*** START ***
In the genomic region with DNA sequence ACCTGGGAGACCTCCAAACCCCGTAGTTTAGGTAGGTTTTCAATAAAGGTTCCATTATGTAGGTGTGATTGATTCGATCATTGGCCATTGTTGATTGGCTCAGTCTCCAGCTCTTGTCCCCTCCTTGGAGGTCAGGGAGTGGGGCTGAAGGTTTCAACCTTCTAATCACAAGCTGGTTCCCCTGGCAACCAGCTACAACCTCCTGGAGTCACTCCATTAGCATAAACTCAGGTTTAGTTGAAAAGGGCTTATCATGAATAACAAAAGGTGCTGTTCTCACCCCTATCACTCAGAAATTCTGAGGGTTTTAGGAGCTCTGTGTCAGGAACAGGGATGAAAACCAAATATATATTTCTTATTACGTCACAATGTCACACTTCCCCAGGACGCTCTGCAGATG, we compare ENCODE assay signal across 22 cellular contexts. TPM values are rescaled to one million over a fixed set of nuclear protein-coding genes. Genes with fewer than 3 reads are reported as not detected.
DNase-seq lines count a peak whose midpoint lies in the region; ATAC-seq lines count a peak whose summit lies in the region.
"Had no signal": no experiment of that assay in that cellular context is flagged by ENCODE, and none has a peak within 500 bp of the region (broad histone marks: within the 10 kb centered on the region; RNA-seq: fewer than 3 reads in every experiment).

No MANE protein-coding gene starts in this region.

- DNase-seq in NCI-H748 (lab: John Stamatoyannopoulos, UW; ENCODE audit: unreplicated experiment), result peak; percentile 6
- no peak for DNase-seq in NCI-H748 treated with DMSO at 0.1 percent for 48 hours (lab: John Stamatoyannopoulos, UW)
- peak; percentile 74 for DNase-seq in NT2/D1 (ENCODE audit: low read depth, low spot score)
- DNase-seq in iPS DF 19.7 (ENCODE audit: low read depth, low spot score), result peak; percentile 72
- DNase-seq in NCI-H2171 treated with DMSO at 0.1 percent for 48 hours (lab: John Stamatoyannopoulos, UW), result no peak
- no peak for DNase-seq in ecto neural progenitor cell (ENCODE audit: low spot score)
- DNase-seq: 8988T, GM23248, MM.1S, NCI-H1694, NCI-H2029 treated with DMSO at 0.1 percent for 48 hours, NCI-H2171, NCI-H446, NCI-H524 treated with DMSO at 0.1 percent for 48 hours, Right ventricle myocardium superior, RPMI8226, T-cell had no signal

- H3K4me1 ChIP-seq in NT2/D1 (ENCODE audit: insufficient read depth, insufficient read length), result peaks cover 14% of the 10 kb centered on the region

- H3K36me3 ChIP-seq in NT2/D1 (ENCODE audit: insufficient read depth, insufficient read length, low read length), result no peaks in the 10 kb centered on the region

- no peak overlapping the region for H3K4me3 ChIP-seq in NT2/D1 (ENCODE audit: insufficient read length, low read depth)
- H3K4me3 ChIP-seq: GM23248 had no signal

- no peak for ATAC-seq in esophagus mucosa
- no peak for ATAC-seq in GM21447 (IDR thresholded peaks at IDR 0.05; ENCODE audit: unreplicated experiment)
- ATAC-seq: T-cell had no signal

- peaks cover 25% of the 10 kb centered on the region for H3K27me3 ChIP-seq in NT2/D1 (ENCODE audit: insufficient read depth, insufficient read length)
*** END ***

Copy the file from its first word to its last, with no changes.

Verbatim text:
In the genomic region with DNA sequence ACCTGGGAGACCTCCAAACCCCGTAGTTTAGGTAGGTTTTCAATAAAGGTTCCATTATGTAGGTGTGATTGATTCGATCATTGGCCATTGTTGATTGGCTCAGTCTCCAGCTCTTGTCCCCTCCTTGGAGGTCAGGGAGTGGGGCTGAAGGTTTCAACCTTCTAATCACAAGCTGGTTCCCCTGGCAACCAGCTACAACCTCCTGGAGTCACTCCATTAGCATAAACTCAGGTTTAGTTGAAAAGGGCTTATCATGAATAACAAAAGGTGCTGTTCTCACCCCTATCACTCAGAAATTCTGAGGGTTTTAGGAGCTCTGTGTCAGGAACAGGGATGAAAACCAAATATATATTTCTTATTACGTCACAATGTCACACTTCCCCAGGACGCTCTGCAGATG, we compare ENCODE assay signal across 22 cellular contexts. TPM values are rescaled to one million over a fixed set of nuclear protein-coding genes. Genes with fewer than 3 reads are reported as not detected.
DNase-seq lines count a peak whose midpoint lies in the region; ATAC-seq lines count a peak whose summit lies in the region.
"Had no signal": no experiment of that assay in that cellular context is flagged by ENCODE, and none has a peak within 500 bp of the region (broad histone marks: within the 10 kb centered on the region; RNA-seq: fewer than 3 reads in every experiment).

No MANE protein-coding gene starts in this region.

- DNase-seq in NCI-H748 (lab: John Stamatoyannopoulos, UW; ENCODE audit: unreplicated experiment), result peak; percentile 6
- no peak for DNase-seq in NCI-H748 treated with DMSO at 0.1 percent for 48 hours (lab: John Stamatoyannopoulos, UW)
- peak; percentile 74 for DNase-seq in NT2/D1 (ENCODE audit: low read depth, low spot score)
- DNase-seq in iPS DF 19.7 (ENCODE audit: low read depth, low spot score), result peak; percentile 72
- DNase-seq in NCI-H2171 treated with DMSO at 0.1 percent for 48 hours (lab: John Stamatoyannopoulos, UW), result no peak
- no peak for DNase-seq in ecto neural progenitor cell (ENCODE audit: low spot score)
- DNase-seq: 8988T, GM23248, MM.1S, NCI-H1694, NCI-H2029 treated with DMSO at 0.1 percent for 48 hours, NCI-H2171, NCI-H446, NCI-H524 treated with DMSO at 0.1 percent for 48 hours, Right ventricle myocardium superior, RPMI8226, T-cell had no signal

- H3K4me1 ChIP-seq in NT2/D1 (ENCODE audit: insufficient read depth, insufficient read length), result peaks cover 14% of the 10 kb centered on the region

- H3K36me3 ChIP-seq in NT2/D1 (ENCODE audit: insufficient read depth, insufficient read length, low read length), result no peaks in the 10 kb centered on the region

- no peak overlapping the region for H3K4me3 ChIP-seq in NT2/D1 (ENCODE audit: insufficient read length, low read depth)
- H3K4me3 ChIP-seq: GM23248 had no signal

- no peak for ATAC-seq in esophagus mucosa
- no peak for ATAC-seq in GM21447 (IDR thresholded peaks at IDR 0.05; ENCODE audit: unreplicated experiment)
- ATAC-seq: T-cell had no signal

- peaks cover 25% of the 10 kb centered on the region for H3K27me3 ChIP-seq in NT2/D1 (ENCODE audit: insufficient read depth, insufficient read length)